The Hotel Council is a partner in San Francisco’s Vision Zero safety plan and our transportation priority is to ensure our members are represented when traffic proposals may impact their businesses. The Hotel Council participates in working groups, workshops, and meetings on behalf of our members to ensure employees and visitors can travel in and around San Francisco with ease.
Are Uber and Lyft rakish rule-breakers in the great tradition of American swashbuckling capitalism? Or are they law-defying corporate predators, flooding city streets with their unregulated vehicles and exploiting their drivers — sorry, “independent contractors” — in the process?
Written by: David Talbot
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More and more city governments around the world lean to the second interpretation of the ride-hailing giants whose fleets now dominate the urban landscape. But with their enormous political clout in state and municipal offices, Uber and Lyft have resisted regulatory efforts — nowhere more successfully than in California, where the state Public Utilities Commission’s oversight has been laughably feeble.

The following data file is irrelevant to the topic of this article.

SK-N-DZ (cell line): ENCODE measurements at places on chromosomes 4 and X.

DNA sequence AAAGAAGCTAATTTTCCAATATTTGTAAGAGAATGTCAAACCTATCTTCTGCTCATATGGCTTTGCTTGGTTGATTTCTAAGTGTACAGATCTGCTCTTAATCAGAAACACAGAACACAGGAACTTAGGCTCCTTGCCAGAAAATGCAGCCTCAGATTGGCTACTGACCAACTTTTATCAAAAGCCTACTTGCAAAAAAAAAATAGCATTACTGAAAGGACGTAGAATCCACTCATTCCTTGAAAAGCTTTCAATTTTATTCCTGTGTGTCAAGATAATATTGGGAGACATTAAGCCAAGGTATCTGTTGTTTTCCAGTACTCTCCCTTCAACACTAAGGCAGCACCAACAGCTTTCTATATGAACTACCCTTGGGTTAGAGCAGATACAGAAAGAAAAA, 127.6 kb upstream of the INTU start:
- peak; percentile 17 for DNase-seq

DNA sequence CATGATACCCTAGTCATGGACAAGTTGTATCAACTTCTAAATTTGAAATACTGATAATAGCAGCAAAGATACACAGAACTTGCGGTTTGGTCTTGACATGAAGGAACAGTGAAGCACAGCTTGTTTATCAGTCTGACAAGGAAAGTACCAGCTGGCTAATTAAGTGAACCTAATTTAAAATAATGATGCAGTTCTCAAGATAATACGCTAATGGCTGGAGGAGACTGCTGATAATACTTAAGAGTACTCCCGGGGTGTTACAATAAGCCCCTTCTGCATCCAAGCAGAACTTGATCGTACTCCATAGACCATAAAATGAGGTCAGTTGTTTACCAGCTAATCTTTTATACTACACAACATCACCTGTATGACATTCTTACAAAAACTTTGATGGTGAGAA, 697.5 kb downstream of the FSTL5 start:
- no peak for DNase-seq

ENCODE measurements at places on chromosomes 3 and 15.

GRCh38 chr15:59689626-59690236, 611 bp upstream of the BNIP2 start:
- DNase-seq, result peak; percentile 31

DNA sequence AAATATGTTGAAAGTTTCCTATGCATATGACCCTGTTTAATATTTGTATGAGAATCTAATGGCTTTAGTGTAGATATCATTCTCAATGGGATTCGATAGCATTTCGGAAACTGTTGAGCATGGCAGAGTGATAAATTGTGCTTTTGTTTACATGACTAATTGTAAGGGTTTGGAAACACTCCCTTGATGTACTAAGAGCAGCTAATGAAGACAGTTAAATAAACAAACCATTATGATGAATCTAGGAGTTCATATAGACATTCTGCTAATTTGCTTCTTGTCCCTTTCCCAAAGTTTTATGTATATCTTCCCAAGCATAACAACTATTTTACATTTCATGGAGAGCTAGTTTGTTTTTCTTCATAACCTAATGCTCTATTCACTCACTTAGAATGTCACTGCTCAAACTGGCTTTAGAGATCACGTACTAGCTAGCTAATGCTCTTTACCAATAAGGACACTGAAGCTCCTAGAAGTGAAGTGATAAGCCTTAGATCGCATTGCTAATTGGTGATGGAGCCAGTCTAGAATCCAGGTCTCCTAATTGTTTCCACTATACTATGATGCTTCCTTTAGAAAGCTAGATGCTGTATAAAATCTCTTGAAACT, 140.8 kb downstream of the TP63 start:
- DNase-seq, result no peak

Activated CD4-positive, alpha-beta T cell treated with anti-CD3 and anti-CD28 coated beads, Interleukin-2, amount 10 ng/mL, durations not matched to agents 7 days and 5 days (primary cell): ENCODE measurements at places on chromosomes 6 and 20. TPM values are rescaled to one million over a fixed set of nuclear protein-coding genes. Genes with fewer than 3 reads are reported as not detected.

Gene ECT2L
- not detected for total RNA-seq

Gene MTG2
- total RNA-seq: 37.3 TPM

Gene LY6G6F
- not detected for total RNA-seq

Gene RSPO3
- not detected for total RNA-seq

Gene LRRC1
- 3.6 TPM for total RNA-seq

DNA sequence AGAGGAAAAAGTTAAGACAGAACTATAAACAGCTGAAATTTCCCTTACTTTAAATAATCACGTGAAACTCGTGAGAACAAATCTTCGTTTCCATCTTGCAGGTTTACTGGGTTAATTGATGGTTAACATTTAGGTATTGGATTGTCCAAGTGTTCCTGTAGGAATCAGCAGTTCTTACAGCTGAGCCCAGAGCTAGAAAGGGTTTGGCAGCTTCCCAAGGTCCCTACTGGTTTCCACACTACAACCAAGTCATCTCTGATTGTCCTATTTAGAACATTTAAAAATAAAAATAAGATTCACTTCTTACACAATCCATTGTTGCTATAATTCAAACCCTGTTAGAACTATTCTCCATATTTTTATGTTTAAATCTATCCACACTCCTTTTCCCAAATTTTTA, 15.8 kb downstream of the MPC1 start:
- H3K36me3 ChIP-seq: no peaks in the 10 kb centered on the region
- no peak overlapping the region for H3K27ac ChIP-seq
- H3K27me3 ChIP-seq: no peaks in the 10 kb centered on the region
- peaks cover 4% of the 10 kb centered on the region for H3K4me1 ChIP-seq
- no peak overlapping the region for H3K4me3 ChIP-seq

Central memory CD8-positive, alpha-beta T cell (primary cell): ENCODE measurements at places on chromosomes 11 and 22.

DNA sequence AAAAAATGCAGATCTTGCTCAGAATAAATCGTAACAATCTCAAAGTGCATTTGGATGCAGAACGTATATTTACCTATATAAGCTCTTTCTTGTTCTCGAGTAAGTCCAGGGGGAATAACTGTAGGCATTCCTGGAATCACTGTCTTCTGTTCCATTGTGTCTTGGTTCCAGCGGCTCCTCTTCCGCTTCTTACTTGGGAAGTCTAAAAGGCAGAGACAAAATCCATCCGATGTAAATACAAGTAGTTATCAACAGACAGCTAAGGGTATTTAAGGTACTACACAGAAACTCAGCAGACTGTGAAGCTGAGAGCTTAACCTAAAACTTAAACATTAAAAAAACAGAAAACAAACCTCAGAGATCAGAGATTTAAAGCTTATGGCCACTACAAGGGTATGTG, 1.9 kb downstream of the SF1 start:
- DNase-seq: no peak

Uber has been particularly brash in its defiance of local authorities. It was reported this month that the U.S. Justice Department is investigating Uber’s use of a covert software program code-named Greyball to evade officials in cities such as Portland, Ore., and Austin, Texas, that were trying to regulate the $69 billion company. And when Donald Trump’s Justice Department thinks your business is out of control, you know you’ve crossed the line.
Here in San Francisco, where every car in front of you seems to have an Uber or Lyft logo on it these days, the traffic tensions are soaring. And nobody is more upset about the arrogance of the ride-hailing companies than Ed Reiskin, director of the San Francisco Municipal Transportation Agency, whose buses and trains must jostle every day with the thousands of cars working for TNCs — “transportation network companies,” as the state PUC designates them.